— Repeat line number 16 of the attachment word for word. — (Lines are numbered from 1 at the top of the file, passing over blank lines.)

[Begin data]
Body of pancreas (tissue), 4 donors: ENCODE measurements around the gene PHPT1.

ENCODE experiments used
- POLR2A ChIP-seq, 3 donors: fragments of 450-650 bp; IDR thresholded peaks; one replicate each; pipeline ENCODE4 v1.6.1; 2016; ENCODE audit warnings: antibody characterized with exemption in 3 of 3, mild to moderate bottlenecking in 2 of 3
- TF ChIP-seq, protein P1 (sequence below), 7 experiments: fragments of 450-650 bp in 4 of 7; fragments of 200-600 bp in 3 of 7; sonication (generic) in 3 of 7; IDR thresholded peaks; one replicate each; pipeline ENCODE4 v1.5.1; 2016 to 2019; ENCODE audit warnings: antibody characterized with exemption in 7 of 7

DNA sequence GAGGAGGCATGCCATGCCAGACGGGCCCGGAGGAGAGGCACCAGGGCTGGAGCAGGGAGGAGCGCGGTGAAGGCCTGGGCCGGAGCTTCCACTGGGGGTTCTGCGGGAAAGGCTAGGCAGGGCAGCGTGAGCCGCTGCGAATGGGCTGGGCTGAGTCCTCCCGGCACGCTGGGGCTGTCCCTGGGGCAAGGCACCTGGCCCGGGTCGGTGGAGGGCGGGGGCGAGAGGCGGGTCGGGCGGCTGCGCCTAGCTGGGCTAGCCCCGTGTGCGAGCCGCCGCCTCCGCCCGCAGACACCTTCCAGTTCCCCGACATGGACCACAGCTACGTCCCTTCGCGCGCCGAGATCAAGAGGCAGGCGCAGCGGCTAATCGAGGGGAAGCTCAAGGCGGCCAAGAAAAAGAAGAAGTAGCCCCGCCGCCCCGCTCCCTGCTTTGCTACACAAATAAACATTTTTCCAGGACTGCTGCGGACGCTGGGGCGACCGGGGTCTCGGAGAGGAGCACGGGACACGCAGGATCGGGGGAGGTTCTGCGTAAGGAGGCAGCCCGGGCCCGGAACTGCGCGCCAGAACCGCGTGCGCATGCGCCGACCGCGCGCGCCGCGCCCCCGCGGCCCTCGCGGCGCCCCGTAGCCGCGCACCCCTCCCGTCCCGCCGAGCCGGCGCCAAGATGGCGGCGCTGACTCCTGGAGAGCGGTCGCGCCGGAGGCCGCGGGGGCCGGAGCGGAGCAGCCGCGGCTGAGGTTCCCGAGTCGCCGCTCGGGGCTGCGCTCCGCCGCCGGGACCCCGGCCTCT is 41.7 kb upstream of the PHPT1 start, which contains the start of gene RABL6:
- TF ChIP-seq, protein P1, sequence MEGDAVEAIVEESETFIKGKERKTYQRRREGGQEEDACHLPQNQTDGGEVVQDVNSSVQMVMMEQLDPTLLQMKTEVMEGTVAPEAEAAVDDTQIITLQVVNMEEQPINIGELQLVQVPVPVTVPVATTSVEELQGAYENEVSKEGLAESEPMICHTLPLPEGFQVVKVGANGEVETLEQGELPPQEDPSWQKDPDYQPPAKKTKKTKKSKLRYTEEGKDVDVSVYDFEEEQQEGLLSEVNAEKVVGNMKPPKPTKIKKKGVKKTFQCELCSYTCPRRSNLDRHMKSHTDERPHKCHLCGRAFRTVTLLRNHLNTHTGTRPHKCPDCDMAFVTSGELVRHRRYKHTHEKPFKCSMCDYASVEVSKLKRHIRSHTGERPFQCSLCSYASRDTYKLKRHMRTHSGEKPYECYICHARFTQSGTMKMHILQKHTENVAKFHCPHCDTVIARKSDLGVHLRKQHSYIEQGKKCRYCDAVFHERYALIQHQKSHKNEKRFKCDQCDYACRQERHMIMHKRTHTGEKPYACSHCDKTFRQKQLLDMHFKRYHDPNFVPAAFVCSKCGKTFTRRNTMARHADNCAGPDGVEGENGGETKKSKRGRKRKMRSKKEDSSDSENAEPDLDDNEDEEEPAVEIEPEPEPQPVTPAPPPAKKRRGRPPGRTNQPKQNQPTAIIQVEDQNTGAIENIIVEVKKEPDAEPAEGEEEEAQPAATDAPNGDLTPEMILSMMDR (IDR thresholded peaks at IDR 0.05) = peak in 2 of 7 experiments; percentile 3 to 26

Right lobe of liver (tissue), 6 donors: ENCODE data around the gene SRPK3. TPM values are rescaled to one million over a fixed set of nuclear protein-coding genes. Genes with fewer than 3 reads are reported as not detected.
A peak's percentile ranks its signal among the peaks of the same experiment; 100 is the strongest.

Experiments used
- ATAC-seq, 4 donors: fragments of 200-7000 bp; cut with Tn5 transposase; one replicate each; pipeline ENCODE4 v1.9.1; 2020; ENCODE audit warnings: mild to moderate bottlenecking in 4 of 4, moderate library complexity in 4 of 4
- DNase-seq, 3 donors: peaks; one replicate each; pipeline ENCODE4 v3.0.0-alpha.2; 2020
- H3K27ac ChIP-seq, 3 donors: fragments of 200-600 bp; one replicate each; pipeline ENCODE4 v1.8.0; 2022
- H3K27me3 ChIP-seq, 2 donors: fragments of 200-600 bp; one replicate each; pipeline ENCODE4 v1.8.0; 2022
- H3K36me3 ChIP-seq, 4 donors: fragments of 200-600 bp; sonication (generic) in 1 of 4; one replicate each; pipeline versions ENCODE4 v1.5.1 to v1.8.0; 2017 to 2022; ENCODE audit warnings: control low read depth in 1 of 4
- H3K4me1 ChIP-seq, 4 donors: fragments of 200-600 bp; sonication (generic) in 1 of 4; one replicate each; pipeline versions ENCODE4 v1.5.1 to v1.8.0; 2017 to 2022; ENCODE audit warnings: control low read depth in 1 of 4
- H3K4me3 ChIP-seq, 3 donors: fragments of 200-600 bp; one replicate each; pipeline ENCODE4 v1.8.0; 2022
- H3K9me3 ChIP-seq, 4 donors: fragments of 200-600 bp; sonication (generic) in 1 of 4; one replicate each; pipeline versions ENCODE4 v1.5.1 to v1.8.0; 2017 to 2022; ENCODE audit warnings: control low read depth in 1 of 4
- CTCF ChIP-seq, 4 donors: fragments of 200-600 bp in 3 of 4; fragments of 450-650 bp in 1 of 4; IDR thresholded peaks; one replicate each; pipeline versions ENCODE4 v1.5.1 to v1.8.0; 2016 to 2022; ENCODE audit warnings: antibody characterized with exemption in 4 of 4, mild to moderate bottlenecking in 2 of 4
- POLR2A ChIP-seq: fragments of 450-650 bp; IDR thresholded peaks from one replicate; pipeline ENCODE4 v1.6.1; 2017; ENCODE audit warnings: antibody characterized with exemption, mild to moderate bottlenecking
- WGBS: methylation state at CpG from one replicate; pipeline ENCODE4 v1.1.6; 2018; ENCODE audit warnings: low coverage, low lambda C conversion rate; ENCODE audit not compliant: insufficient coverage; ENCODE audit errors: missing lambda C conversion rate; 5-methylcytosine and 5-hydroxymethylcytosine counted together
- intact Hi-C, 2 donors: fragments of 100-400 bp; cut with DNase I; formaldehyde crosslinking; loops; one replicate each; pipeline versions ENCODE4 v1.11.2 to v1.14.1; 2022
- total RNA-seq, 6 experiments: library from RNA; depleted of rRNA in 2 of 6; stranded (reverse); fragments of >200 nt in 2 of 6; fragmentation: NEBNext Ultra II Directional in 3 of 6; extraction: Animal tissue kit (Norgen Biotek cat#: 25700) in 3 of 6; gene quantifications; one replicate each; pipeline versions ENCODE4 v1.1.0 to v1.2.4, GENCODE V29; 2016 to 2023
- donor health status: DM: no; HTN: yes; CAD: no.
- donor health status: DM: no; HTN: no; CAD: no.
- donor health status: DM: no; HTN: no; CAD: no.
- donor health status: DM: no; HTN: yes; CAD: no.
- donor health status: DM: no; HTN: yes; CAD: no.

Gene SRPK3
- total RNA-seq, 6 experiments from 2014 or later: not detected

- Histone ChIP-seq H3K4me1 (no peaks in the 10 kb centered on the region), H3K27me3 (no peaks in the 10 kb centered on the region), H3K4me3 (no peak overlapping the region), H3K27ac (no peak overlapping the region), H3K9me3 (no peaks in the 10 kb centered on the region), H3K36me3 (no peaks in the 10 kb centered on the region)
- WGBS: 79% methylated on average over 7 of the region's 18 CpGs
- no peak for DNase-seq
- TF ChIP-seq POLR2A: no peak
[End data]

- H3K4me3 ChIP-seq, 3 donors: fragments of 200-600 bp; one replicate each; pipeline ENCODE4 v1.8.0; 2022